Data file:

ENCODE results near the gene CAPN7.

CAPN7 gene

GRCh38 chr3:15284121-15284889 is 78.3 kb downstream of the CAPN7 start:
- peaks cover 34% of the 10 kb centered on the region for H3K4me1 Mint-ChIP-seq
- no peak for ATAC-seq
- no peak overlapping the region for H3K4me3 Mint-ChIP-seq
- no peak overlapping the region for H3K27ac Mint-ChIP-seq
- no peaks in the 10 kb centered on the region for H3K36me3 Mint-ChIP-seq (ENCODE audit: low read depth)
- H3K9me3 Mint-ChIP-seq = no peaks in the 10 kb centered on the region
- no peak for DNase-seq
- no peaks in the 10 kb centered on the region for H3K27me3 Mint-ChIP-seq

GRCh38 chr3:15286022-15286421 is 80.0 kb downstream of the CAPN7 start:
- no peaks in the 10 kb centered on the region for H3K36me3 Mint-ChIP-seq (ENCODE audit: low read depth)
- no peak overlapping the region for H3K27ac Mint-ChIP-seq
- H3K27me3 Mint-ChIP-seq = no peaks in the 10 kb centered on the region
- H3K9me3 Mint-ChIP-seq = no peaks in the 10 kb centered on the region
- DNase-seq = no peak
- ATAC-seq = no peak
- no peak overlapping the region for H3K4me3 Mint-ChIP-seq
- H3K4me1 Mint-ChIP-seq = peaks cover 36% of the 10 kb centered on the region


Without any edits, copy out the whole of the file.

ENCODE results near the gene CAPN7.

CAPN7 gene

GRCh38 chr3:15284121-15284889 is 78.3 kb downstream of the CAPN7 start:
- peaks cover 34% of the 10 kb centered on the region for H3K4me1 Mint-ChIP-seq
- no peak for ATAC-seq
- no peak overlapping the region for H3K4me3 Mint-ChIP-seq
- no peak overlapping the region for H3K27ac Mint-ChIP-seq
- no peaks in the 10 kb centered on the region for H3K36me3 Mint-ChIP-seq (ENCODE audit: low read depth)
- H3K9me3 Mint-ChIP-seq = no peaks in the 10 kb centered on the region
- no peak for DNase-seq
- no peaks in the 10 kb centered on the region for H3K27me3 Mint-ChIP-seq

GRCh38 chr3:15286022-15286421 is 80.0 kb downstream of the CAPN7 start:
- no peaks in the 10 kb centered on the region for H3K36me3 Mint-ChIP-seq (ENCODE audit: low read depth)
- no peak overlapping the region for H3K27ac Mint-ChIP-seq
- H3K27me3 Mint-ChIP-seq = no peaks in the 10 kb centered on the region
- H3K9me3 Mint-ChIP-seq = no peaks in the 10 kb centered on the region
- DNase-seq = no peak
- ATAC-seq = no peak
- no peak overlapping the region for H3K4me3 Mint-ChIP-seq
- H3K4me1 Mint-ChIP-seq = peaks cover 36% of the 10 kb centered on the region